It often falls upon the genre of science fiction for many reasons, for better or worse, based upon what we know now, to paint a portrait of the future. These portraits are not always flattering or pretty but almost always reveal our potential as human beings to adapt and thrive or get swept away when we cannot do so. Finch is a portrait of one possible future we all face if we do not take control of our environment right away before it’s too late.

Finch is an atypical kind of action-thriller for our times, although some would argue that categorizing this film as an action thriller would be misleading. This film could also get described as high adventure, a road trip buddy film. and a sci-fi odyssey, and all of those descriptions would be true. The film only has a cast of two loving creatures, the eponymous Finch (Tom Hanks) and the dog who mostly foes unnamed (his name is Goodyear), unless you count the assortment of electronic devices constructed by Finch, who it turns out is a resourceful engineer that created a surrogate family of robots and computers to fill the vacuum left by the mostly deceased human population. Because this is essentially a one-person performance, I found myself reminded of Tom’s other solo tour de force, Cast Away. He’s just as impressive in this one. However, this film is far more whimsical and intentionally amusing.

The film paints a portrait of a world that has evolved into one gigantic desert with weather that can kill you unprepared, along with an atmosphere that no longer protects from the sun’s dangerous radiation. It’s against this backdrop we get introduced to the film’s Cast. First of all is the film’s lead protagonist, Finch, aging, somewhat grizzled,  ex-engineer with above-average intelligence, who, between scavenging and being resourceful, has managed to carve out an existence in what has become a very hostile world. We meet Finch just as he puts the finishing touches on his latest creation, a robot he calls Jeff. This film spends most of its time depicting the relationship and rapport that gets established between Finch and Jeff (and the dog). Finch is a film with a lot of heart.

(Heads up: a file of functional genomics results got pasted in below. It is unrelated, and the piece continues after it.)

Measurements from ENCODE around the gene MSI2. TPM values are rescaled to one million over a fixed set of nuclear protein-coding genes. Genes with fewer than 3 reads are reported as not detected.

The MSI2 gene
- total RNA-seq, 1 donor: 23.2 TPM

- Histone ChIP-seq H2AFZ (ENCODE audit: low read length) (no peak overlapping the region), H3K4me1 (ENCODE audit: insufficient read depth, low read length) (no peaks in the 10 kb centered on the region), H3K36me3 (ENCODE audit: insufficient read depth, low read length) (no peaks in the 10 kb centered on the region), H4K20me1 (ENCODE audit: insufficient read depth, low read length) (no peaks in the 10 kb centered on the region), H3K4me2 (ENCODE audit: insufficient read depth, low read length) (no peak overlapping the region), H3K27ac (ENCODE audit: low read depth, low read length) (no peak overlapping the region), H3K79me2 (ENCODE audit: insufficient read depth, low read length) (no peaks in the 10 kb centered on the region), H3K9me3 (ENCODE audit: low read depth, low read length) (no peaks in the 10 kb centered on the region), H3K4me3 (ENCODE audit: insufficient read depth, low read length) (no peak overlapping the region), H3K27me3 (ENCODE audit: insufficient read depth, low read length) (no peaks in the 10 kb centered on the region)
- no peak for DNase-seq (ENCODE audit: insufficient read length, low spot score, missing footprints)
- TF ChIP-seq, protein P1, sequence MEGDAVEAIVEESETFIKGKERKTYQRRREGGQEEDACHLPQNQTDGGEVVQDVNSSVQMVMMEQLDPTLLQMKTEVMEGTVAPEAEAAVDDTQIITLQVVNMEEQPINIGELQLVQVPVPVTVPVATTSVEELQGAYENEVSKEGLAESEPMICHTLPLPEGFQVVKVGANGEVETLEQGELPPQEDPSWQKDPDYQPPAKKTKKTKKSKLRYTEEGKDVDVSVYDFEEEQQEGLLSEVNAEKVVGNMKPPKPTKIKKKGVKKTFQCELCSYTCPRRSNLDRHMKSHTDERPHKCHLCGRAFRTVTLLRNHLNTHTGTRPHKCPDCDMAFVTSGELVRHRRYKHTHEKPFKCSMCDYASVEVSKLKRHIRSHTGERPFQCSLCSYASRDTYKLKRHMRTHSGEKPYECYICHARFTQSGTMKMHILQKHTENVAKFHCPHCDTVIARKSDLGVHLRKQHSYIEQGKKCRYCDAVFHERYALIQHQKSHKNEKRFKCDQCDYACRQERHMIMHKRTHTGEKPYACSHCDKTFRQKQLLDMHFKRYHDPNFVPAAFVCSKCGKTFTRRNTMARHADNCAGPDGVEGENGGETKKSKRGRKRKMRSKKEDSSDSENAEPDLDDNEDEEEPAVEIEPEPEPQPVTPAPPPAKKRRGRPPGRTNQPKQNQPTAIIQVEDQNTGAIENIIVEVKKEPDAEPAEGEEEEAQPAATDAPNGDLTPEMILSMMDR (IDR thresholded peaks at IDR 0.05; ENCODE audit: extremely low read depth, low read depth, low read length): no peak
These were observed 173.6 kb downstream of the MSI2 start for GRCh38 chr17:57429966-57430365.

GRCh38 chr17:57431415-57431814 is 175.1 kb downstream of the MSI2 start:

Not familiar with this title? Finch is a 2021 American post-apocalyptic science fiction drama film directed by Miguel Sapochnik. The film stars Tom Hanks and Caleb Landry Jones.

Finch is often a very amusing film, but there are more severe themes in play here also. The film could be considered a dramedy, I suppose. A lot of the humor arises from the rapport between the two, Finch as a modern-day Geppetto and Jeff’s fish out of water antics as he learns about the world. This film raised many questions for me about artificial intelligence and the state of computer science before everything went to hell because the tech involved in creating Jeff would have to be way more advanced than anything in existence today. Although he is really sophisticated tech, Jeff is childlike in many ways, and the film works that for laughs. There’s a lot of cuteness going on in this film, but it’s never a; owed to get out of control. Jeff’s voice is a robot voice resulting from what sounds like an auto tuner combined with a voice synthesizer. If that sounds annoying, somehow it isn’t.

The events of the film are steady, and things keep moving along at an easily digestible pace. And the film’s narrative never stays far from reality and does not indulge the temptation for gratuitous sex and violence or a patronizing happy ending. In the end, it’s a nonjudgemental look at a bit of a slice of this guy’s life.


By Craig Suide

A genuine (OCD) enthusiast of Sci-FI and fantasy. Addicted to stories. a life-long fan of movies, TV, and pop culture in general. Purchased first comic book at age five, and never stopped. Began reading a lot early on, and discovered ancient mythology, and began reading science fiction around the same time. Made first attempts at writing genre fiction around age 12 Freelance writer for Sci-Fi Nerd (Facebook), retired professional gourmet chef. ex-musician, and illustrator

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